Microsoft Works is a productivity software suite developed by Microsoft, sold from 1987 to 2009. Its core functionality included a spreadsheet and a database management system. Versions had a calendar application and a dictionary while older releases included a terminal emulator. Works was available as a standalone program, as part of a namesake home productivity suite; because of its low cost, companies pre-installed Works on their low-cost machines. Works was smaller, less expensive, had fewer features than Microsoft Office and other major office suites available at the time. Microsoft Works originated as MouseWorks, an integrated spreadsheet, word processor and database program, designed for the Macintosh by ex-Apple employee Don Williams and Rupert Lissner. Williams was planning to emulate the success of AppleWorks, a similar product for Apple II computers. Bill Gates and his Head of Acquisitions, Alan M. Boyd, convinced Williams to license the product to Microsoft instead, it was to be a scaled-down version of Office for the small laptops such as the Radio Shack TRS-80 Model 100 which Microsoft was developing.
As laptops grew in power, Microsoft Works, as it was to be called, evolved as a popular product in its own right. On September 14, 1987, Microsoft unveiled Works for DOS; the initial version 1.x of Works ran on any PC with at least 256k of memory. Works 2.x, introduced in 1990, required 3.x, introduced in 1992, required 640k. In 1991, Microsoft issued the first Windows version of Works, titled MS Works for Windows 2.0. System requirements consisted of Windows 3.0, a 286 CPU, 1MB of memory. Works 3.x in 1993 moved to requiring Windows 3.1, a 386 CPU, 4MB of memory. Subsequent releases were for Windows 95 and up and the final version was Works 9.x in 2007, requiring Windows XP or Vista, 256MB of memory, a Pentium 4 CPU. Microsoft released Macintosh versions of Works starting with Works 2.0 in 1988. The version numbering followed that of Windows releases. Through version 4.5a, Works used a monolithic program architecture whereby its word processor and database documents ran in windows of the same program interface.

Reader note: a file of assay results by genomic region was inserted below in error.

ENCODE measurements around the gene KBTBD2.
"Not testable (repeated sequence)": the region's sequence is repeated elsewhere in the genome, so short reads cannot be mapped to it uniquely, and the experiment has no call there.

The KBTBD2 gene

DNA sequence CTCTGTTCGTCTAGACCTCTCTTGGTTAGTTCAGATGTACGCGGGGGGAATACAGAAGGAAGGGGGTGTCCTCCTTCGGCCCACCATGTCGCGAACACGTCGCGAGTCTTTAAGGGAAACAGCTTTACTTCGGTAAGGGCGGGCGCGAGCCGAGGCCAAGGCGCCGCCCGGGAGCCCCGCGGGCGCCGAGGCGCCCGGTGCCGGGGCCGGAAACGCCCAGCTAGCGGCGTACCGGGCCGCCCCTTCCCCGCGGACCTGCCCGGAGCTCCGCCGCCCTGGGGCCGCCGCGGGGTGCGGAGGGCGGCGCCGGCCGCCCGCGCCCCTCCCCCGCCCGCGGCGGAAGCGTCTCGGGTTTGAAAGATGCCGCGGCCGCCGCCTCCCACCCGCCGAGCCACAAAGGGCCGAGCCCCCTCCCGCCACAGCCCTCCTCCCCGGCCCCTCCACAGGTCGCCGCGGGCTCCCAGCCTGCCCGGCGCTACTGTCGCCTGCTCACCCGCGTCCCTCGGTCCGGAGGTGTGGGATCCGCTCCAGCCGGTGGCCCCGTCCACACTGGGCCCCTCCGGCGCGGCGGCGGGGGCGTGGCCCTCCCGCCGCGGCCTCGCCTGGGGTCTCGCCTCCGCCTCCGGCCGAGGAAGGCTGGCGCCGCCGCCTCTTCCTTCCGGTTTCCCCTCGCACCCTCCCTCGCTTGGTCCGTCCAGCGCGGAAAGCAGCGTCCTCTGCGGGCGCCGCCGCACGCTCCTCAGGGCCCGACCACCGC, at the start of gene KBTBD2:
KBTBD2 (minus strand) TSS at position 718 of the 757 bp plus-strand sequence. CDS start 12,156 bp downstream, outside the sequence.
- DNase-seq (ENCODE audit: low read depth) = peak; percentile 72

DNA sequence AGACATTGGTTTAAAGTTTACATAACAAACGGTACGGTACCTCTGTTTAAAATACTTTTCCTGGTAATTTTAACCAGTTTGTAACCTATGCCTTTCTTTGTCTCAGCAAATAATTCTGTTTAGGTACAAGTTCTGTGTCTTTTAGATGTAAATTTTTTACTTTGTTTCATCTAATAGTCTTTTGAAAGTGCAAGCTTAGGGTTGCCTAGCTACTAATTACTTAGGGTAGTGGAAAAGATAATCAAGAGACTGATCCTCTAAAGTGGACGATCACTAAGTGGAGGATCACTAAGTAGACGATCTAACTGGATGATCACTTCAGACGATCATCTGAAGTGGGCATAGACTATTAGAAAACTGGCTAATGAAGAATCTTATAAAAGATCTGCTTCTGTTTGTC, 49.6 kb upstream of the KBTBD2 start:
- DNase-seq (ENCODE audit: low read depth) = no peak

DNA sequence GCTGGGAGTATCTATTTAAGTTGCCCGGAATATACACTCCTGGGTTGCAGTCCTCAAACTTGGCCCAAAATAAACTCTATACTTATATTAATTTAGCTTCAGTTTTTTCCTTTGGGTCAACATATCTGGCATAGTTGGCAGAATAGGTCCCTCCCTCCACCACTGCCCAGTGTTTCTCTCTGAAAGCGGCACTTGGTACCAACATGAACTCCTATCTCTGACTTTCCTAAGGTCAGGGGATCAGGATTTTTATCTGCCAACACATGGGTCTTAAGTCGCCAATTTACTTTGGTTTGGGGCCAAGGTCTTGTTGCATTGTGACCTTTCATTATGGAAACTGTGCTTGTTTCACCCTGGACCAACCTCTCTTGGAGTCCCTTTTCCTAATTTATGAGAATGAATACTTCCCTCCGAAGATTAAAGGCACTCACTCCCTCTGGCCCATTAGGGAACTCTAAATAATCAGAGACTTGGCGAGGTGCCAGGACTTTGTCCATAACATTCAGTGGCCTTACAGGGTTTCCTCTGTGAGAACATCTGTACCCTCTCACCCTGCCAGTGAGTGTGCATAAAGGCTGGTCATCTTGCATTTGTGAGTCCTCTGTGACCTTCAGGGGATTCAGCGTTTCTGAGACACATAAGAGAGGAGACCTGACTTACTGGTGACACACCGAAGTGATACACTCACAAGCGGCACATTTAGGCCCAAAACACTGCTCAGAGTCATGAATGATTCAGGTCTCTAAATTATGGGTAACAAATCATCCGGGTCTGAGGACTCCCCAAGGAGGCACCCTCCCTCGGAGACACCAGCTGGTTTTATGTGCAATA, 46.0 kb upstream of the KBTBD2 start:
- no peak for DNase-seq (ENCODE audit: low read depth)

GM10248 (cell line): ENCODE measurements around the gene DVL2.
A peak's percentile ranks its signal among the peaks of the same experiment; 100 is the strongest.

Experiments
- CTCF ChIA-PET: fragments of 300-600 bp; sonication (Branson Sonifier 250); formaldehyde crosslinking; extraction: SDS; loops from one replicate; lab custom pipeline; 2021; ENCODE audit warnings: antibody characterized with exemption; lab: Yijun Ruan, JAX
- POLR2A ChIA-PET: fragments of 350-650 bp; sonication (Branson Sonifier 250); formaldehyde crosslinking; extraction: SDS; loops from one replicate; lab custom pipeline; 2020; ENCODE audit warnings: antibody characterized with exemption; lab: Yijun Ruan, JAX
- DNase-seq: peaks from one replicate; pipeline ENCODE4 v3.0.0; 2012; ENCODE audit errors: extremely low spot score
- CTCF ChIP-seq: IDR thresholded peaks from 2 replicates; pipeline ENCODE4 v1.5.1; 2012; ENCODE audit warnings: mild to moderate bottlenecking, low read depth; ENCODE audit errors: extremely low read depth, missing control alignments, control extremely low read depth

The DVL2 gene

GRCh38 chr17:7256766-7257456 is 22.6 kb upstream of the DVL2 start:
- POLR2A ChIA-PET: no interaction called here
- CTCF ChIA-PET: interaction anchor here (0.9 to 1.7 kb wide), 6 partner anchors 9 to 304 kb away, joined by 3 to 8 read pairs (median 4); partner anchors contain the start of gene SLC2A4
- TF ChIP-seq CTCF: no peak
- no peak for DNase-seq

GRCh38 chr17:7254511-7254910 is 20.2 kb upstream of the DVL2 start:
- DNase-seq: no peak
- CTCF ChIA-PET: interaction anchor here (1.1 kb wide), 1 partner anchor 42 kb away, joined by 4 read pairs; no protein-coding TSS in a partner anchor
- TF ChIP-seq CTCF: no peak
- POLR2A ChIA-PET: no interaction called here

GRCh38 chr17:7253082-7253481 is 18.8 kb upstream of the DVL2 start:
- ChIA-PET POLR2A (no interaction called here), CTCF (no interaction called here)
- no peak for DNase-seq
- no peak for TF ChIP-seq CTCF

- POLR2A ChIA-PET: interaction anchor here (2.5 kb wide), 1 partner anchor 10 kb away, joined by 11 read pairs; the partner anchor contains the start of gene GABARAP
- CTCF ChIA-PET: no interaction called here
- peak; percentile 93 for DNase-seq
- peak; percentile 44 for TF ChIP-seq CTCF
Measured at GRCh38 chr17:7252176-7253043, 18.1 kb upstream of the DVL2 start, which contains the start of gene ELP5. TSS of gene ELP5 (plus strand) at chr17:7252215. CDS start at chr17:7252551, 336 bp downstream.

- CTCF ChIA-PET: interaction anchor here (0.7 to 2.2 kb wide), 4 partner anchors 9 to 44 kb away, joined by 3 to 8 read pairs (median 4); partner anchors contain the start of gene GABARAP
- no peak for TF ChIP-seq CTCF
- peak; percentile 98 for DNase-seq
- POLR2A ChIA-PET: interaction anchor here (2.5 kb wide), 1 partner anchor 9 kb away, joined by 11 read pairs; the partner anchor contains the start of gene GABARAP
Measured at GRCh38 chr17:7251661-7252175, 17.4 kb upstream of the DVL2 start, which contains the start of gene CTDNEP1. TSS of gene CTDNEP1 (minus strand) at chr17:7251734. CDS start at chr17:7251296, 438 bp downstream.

This resulted in a small memory and disk footprint, which enabled it to run on slower computers with requirements as low as 6 MB of RAM and 12 MB free disk space. It provided a mini version of Excel for DOS systems as a DOS version of that program was not available. Works 2000 switched to a modular architecture which opens each document as a separate instance and uses the print engine from Internet Explorer. Version 9.0, the final version, was available in two editions: an advertisement-free version, available in retail and for OEMs, an ad-supported free version, available only to OEMs for preinstallation on new computers. In late 2009, Microsoft announced it was discontinuing Works and replacing it with Office 2010 Starter Edition. Microsoft Works has built-in compatibility for the Microsoft Office document formats, but not limited to, the ability of the Works Word Processor to open Microsoft Word documents and the ability of the Works Spreadsheet to open Microsoft Excel workbooks. Newer versions include task panes but do not include updated features.